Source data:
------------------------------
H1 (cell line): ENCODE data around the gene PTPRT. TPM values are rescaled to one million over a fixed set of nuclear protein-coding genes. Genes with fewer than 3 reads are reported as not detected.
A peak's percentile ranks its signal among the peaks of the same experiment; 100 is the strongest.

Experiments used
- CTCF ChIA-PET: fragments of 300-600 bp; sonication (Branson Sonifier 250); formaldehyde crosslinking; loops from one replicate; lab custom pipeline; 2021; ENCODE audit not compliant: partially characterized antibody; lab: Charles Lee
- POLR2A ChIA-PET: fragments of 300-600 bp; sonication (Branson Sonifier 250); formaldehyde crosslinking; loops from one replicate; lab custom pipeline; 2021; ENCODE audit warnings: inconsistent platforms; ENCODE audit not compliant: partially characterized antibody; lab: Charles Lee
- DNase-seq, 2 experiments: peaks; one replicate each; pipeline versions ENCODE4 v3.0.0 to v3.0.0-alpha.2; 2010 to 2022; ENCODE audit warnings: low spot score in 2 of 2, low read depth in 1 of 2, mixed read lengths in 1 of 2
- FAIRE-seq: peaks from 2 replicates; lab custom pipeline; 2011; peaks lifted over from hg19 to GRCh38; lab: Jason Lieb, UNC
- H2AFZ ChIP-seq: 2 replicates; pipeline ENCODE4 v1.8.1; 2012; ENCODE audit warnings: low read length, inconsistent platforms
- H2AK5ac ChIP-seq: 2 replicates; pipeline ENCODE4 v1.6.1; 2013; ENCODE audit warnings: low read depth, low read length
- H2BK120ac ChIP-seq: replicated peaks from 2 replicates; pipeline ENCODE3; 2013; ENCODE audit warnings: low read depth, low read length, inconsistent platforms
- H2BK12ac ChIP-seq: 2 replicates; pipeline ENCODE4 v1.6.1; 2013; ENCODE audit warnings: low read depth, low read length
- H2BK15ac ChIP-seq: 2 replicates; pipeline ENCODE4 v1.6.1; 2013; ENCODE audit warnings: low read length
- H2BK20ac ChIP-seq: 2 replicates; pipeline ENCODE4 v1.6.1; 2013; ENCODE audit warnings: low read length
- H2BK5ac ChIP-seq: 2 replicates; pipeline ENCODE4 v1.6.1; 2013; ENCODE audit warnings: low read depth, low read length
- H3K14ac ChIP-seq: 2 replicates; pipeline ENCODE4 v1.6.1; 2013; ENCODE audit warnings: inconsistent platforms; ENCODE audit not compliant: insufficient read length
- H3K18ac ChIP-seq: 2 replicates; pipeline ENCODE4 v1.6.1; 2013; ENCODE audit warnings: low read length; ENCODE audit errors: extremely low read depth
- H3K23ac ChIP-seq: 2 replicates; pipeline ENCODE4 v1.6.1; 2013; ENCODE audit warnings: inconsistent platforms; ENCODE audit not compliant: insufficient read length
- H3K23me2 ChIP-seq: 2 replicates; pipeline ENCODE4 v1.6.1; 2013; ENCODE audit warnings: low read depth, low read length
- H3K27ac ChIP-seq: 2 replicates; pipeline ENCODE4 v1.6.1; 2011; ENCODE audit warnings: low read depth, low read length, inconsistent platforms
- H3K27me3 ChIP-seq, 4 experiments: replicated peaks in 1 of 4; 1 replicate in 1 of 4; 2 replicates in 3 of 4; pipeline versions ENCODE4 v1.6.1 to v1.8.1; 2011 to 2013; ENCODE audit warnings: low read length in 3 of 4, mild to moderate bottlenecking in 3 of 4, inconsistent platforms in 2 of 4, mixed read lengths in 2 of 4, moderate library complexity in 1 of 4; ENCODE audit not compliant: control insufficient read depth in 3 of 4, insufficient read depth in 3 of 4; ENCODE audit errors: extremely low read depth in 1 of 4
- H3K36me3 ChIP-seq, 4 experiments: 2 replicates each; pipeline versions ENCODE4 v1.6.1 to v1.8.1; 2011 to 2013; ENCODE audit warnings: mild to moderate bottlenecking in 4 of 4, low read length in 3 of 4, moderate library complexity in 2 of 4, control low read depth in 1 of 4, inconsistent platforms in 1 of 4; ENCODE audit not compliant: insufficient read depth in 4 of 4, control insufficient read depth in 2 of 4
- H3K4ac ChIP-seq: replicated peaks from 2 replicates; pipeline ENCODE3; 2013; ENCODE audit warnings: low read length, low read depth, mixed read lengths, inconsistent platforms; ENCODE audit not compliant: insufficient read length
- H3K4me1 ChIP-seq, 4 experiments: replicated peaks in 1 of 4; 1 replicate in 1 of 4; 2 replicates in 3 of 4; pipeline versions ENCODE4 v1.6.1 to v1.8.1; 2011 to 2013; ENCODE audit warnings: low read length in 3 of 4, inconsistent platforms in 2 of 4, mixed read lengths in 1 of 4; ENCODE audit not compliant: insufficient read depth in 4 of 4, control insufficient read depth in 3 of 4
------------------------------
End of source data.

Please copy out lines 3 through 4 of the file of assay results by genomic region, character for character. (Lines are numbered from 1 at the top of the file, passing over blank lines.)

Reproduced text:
Experiments used
- CTCF ChIA-PET: fragments of 300-600 bp; sonication (Branson Sonifier 250); formaldehyde crosslinking; loops from one replicate; lab custom pipeline; 2021; ENCODE audit not compliant: partially characterized antibody; lab: Charles Lee